Visual Arts Art capades 

The Current investigates April's bountiful art buffet

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Lynn McCabe's pot_luck (top left), on view at Cactus Bra, juxtaposes the urges behind art, food, and assigned values through the pot-luck dinner tradition.

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Luis Valderas' graphic-inspired work, which draws on Aztec and Mayan imagery, was included in Latino Expressions II: Artistas de San Antonio, at the Downtown Library.

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A woven geometric portrait by Jamie Rivera, a cabinetmaker from Guanajuato, Mexico, who studies weaving at the Southwest School of Art & Craft, is on display through June 5 as part of the All School Exhibition.

The theme for this week, kids, is smorgasbord. Not only is it fun to say, but it's a wonderful concept. I draw my inspiration from Cactus Bra's April show pot_luck by artist Lynn McCabe (106C Blue Star, 226-6688). In her lovely Scottish brogue, she told me that potlucks just don't happen in Europe. San Antonio's art community, however, has made them a staple.

Now living in Houston, McCabe asked her friends to come to her house and bring either a food dish or a piece of homemade art. She then put the results on film and the remnants on view at Cactus Bra. The show is about juxtaposing art and food together in such a way that luxury and need are exposed. The artist wants to get us out of the art market and into the supermarket as we investigate new paradigms of value. Attendees are asked to bring a canned good which the artist will donate to a local food bank at the show's close, which is April 23, so you can't procrastinate on this yummy morsel.

The Central Branch of the San Antonio Public Library (600 Soledad, 207-2500) is really a decadent place, exuberant on the outside and chock full of good things on the inside. You can check out a foreign film, a book on horticulture, and visit the art gallery all in the same trip. Currently the gallery features Latino Expressions II: Artistas de San Antonio, which is a true smorgasbord of work by some of San Antonio's most respected artists, including Vincent Valdez, Juan Ramos, Joe Lopez of Gallista Gallery, Ricky Armendariz, and Cesar Martinez.

The show provides something for everyone's palette, with media and styles running a wide gamut: modernist minimalism, bold expressionism, and abstract and figurative work. Some of the art appears to be by either young or self-taught artists, conditions that lend a patina of folk art. Traditional themes are well-represented, painting a self-reflective portrait of Latino culture through images of Catholic Communion, Mexican wrestlers, shared meals, and even the chupacabra.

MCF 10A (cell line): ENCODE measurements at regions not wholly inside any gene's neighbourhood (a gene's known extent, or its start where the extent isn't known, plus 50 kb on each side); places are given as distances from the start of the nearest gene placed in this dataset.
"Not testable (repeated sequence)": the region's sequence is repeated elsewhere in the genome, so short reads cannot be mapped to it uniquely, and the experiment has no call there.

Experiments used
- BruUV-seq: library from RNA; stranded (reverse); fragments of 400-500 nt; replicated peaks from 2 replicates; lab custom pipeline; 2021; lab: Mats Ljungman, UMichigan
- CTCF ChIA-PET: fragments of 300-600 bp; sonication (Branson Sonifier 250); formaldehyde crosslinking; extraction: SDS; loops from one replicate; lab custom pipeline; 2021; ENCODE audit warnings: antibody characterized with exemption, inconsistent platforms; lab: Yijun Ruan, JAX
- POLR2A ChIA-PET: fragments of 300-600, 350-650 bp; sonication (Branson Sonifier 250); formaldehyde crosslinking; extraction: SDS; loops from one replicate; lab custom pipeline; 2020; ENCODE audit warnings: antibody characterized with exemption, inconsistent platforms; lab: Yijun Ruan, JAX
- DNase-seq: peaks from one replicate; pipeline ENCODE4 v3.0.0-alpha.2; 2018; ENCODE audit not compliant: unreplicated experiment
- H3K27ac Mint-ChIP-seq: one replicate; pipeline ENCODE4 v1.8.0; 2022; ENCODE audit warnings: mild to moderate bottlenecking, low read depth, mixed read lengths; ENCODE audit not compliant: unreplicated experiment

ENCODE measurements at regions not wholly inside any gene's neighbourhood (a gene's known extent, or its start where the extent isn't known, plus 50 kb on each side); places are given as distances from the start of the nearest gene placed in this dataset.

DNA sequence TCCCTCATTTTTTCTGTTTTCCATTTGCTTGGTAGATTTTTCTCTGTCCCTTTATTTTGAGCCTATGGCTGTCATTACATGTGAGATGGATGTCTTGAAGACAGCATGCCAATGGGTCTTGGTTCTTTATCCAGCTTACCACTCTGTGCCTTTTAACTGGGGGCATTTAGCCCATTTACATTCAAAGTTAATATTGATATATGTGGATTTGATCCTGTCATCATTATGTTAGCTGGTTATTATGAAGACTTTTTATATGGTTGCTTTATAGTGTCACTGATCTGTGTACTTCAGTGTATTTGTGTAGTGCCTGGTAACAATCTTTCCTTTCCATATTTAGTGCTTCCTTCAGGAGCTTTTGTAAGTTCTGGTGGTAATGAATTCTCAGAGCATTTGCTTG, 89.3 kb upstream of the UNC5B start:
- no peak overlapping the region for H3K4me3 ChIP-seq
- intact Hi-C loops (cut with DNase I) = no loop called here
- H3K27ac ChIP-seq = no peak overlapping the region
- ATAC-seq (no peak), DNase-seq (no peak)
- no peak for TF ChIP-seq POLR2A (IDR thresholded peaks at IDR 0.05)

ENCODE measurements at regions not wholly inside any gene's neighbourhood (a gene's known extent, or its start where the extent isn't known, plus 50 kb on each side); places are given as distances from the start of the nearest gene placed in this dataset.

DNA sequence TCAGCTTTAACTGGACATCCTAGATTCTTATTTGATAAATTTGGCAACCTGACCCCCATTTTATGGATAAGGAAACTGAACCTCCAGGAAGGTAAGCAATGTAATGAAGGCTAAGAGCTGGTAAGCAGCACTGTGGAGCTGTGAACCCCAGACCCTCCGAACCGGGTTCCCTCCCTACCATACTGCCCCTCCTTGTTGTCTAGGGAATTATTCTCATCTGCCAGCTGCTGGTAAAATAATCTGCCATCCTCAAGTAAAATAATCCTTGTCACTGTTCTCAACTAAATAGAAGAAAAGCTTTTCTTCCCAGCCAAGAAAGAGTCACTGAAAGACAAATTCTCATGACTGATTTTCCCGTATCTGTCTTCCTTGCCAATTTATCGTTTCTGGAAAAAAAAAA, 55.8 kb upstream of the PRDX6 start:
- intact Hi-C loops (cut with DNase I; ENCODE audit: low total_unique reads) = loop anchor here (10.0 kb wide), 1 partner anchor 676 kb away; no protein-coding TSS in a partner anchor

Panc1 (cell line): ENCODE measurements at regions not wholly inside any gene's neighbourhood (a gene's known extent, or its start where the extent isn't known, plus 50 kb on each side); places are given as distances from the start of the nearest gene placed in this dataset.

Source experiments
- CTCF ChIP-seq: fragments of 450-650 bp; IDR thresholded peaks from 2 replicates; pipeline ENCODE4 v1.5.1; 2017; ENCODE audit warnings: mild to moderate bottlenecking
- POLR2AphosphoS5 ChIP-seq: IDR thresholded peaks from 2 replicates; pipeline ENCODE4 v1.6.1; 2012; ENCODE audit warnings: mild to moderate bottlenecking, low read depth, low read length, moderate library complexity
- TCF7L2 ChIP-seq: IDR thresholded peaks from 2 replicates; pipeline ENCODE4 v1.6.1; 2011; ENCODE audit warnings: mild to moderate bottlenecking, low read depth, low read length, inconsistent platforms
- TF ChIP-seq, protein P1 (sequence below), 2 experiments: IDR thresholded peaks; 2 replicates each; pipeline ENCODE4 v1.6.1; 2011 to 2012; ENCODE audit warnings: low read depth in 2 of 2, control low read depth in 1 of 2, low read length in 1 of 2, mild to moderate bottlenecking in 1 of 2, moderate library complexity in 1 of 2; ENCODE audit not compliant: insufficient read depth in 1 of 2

Jesse Amado shows a captivating work done simply with paper and feathers, while Andy Benavides revamps a found object in "Dormido." Both artists' pieces feel like a ballet of surrealism and minimalism.

The works were scheduled to be auctioned off on April 17 to raise money for SAPL's future Latino Resource Center. Regrettably, the show wasn't on view long. The gallery's next opening, on April 21, will feature Peggy Kelsey, founder of the Afghan Women's Project, and her portrait series that has been touring the country.

Across the street, the Southwest School of Art & Craft's juried All School Exhibition (300 Augusta, 224-1848) is a good way to pull back the curtain and see what students are doing in the various classrooms. Op-art loom weavings mingle with prints, jewelry, photography, paper and book arts, sculpture, and painting. Students and faculty both brought something good to the table.

Eric Vincent Reyna's "No. 8" depicts a spinal column in a box. Made out of thin pieces of wood like an architectural model and placed in a narrow, upended desk drawer, it could even be a fabulous portrait of Frida Kahlo.

Liz Petrasovic's "Gone Fishin'" is a little gem. The smallish cube affixed to the wall draws you in with its brilliant green color. Next you see it packs a lot of political satire into a tiny space with George W. Bush, the Scarecrow from the Wizard of Oz, tiny sheep falling over a precipice, and soldiers guarding miniature gas pumps. You just can't take your eyes off of it.

Now, please pass the gravy.

By Catherine Walworth



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